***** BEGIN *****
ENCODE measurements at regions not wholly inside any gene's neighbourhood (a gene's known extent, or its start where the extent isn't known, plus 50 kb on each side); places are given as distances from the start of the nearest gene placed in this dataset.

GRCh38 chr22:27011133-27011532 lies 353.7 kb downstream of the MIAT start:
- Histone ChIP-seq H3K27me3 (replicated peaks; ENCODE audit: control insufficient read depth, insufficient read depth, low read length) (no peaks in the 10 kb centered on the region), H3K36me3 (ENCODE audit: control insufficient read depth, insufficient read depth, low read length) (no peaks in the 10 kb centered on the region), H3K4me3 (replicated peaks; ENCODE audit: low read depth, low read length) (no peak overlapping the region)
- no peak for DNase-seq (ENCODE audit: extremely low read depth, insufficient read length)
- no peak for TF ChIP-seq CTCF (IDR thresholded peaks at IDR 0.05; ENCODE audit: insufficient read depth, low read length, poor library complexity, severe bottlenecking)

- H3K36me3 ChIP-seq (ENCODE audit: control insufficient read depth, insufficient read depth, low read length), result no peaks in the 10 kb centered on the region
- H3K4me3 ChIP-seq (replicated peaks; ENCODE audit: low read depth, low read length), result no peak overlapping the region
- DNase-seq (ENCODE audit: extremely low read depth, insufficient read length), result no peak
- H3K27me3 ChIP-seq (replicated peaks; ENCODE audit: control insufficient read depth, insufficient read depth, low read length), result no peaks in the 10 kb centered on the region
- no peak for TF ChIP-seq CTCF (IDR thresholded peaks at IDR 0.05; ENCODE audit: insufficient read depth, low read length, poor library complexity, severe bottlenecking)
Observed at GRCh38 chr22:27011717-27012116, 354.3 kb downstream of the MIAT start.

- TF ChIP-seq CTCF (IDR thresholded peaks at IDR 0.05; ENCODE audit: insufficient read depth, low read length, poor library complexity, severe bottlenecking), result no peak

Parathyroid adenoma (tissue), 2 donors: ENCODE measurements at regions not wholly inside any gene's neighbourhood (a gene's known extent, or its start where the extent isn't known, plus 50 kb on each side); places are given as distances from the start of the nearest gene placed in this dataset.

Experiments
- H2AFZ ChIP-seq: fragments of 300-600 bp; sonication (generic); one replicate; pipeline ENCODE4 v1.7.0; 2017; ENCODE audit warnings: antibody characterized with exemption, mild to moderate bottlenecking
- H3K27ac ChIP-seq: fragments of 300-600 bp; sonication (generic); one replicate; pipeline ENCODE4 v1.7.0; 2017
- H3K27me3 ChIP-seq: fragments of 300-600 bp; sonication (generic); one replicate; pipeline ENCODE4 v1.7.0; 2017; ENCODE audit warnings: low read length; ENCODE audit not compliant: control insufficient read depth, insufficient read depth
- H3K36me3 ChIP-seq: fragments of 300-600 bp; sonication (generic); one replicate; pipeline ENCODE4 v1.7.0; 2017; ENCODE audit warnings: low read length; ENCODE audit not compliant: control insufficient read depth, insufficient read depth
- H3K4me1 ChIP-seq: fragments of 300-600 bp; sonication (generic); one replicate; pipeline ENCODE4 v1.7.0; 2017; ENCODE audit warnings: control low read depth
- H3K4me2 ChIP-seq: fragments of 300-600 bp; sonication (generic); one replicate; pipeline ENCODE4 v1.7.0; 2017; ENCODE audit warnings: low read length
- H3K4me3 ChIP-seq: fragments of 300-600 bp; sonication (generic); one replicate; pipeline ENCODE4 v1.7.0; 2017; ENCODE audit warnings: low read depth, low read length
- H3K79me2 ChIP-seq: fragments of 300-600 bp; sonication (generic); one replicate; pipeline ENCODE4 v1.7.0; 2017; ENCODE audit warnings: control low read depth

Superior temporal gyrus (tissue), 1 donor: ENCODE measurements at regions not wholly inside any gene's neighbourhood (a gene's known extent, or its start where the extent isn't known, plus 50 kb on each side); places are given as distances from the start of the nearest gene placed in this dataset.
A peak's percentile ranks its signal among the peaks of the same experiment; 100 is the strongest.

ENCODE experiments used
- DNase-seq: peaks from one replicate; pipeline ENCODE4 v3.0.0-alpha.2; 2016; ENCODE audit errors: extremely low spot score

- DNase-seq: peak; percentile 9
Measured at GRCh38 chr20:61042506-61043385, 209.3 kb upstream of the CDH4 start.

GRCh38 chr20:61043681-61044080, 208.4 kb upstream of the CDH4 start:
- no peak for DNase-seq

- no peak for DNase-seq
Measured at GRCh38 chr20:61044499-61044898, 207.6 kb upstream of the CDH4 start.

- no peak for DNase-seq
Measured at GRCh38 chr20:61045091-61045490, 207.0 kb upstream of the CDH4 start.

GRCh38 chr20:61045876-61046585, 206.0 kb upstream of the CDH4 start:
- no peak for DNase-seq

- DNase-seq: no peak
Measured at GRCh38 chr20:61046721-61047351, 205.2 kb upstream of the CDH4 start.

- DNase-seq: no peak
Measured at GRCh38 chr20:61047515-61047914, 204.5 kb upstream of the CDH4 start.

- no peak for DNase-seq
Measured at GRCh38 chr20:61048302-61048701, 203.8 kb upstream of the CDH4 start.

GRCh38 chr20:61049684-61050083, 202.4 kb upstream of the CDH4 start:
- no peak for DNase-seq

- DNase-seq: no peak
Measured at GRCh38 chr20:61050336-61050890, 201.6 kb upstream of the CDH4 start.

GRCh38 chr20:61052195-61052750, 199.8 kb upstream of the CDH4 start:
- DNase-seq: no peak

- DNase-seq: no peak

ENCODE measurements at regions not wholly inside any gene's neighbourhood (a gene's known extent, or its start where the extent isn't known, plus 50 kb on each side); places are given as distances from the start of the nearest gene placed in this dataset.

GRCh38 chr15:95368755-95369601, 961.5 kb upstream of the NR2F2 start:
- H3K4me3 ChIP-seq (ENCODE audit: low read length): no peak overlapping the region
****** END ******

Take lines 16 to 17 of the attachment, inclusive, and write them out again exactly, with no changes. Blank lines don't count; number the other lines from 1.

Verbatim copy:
- H3K27ac ChIP-seq: fragments of 300-600 bp; sonication (generic); one replicate; pipeline ENCODE4 v1.7.0; 2017
- H3K27me3 ChIP-seq: fragments of 300-600 bp; sonication (generic); one replicate; pipeline ENCODE4 v1.7.0; 2017; ENCODE audit warnings: low read length; ENCODE audit not compliant: control insufficient read depth, insufficient read depth